Climate change may affect tick life cycles, Lyme disease

Climate Change News - ENN - February 17, 2015 - 1:51pm
A new study suggests that changing climate patterns may be altering the life cycles of blacklegged ticks in the northeastern United States, which could increase transmission among animals – and ultimately humans – of certain pathogens, including the bacterium that causes Lyme disease. Other colder regions of the country that have sufficient populations of blacklegged ticks – particularly Wisconsin and Minnesota – may also experience a higher risk of Lyme disease. However, the changing life cycles of the ticks may result in a less-likely probability of transmitting a more deadly pathogen that results in Powassan encephalitis, the researchers say.

New ozone-destroying gases on the rise

Climate Change News - ENN - February 17, 2015 - 8:07am
Scientists report that chemicals that are not controlled by a United Nations treaty designed to protect the Ozone Layer are contributing to ozone depletion. In the new study, published today in Nature Geoscience, the scientists also report the atmospheric abundance of one of these ‘very short-lived substances’ (VSLS) is growing rapidly.

'Hidden Order' Physics Mystery getting less mysterious thanks to Rutgers scientists

A new explanation for a type of order, or symmetry, in an exotic material made with uranium may lead to enhanced computer displays and data storage systems, and more powerful superconducting magnets for medical imaging and levitating high-speed trains, according to a Rutgers-led team of research physicists.The team’s findings are a major step toward explaining a puzzle that physicists worldwide have been struggling with for 30 years, when scientists first noticed a change in the material’s electrical and magnetic properties but were unable to describe it fully. This subtle change occurs when the material is cooled to 17.5 degrees above absolute zero or lower (a bone-chilling minus 428 degrees Fahrenheit).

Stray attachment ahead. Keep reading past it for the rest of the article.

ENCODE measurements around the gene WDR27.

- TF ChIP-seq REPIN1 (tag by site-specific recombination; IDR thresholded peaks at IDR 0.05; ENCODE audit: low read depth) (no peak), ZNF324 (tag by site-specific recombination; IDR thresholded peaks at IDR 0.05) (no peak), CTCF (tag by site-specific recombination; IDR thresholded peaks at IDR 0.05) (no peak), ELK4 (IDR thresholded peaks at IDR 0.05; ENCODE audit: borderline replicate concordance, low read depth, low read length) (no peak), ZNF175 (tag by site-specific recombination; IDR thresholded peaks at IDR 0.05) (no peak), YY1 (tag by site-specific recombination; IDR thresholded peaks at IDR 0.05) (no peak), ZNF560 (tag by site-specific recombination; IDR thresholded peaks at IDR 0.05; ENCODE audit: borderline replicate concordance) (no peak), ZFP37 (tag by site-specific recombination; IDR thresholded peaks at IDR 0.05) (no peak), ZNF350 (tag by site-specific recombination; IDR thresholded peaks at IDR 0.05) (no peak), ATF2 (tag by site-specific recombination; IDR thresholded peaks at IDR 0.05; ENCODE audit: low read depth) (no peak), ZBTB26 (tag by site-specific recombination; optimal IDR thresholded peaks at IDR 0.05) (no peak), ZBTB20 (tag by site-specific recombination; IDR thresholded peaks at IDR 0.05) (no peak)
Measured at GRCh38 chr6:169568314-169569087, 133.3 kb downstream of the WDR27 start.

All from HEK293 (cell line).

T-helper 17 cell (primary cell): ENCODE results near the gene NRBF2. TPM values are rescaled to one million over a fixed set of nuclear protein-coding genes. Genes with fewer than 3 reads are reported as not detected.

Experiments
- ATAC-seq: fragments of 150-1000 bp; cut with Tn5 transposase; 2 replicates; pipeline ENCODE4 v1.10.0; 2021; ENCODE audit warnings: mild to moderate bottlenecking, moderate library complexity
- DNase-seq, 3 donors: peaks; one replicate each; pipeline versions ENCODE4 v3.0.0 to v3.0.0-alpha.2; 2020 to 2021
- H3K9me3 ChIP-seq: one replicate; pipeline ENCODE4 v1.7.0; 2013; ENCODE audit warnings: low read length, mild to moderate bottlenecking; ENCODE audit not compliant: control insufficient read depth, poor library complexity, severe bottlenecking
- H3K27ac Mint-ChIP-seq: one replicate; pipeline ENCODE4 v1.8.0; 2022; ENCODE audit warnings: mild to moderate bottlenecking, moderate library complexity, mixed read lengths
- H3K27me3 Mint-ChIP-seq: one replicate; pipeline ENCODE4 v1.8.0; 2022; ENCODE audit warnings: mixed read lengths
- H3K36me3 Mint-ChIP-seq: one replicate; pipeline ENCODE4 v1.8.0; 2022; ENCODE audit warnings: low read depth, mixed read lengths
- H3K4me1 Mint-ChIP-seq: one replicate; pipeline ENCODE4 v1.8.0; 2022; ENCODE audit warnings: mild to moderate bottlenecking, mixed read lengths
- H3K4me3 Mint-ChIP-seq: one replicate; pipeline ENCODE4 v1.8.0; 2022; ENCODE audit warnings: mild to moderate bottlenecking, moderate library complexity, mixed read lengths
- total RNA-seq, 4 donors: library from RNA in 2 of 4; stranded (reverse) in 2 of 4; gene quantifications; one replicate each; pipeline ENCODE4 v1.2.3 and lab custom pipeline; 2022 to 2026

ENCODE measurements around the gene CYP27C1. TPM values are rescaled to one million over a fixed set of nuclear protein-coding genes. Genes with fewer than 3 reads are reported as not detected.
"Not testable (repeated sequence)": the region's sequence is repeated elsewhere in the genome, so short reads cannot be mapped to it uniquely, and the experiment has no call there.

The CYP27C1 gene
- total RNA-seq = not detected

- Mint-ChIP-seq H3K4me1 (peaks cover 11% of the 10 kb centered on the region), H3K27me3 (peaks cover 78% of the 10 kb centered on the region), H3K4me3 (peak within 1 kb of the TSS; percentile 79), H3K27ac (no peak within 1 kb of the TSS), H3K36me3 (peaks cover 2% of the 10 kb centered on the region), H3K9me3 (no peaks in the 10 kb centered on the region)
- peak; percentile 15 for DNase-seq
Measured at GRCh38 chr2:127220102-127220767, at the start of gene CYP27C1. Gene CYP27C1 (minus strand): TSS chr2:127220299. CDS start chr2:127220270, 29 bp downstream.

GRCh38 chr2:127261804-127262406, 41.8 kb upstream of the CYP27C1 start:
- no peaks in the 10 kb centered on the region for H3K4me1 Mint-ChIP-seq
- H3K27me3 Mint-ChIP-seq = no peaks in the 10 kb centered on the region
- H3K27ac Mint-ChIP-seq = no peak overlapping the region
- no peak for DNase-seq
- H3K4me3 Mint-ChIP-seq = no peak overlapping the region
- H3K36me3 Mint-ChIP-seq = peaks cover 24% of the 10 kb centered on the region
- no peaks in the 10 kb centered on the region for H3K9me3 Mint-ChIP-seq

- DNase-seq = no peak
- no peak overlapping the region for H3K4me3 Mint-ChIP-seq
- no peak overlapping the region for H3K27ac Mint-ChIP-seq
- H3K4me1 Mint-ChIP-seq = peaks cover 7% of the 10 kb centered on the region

Geoengineering - blessing or curse?

Climate Change News - ENN - February 15, 2015 - 10:20am
The geoengineering genie should remain firmly stopped up in its bottle until a robust case is made for letting it out, writes Clive Hamilton - and that's something the NRC's new report signally fails to achieve, providing no rationale for deploying the technology, or even experimenting with it.An essential mistake of the report is the unwillingness to recognise that field experiments that do not change the physical environment can radically change the social and political environment.

A Valentine's Day gift to us all from NASA

Valentine's Day is special for NASA's Voyager mission. It was on Feb. 14, 1990, that the Voyager 1 spacecraft looked back at our solar system and snapped the first-ever pictures of the planets from its perch at that time beyond Neptune. This "family portrait" captures Neptune, Uranus, Saturn, Jupiter, Earth and Venus from Voyager 1's unique vantage point. A few key members did not make it in: Mars had little sunlight, Mercury was too close to the sun, and dwarf planet Pluto turned out too dim. 

Pages

Subscribe to AIChE aggregator - Legislative & Regulatory Update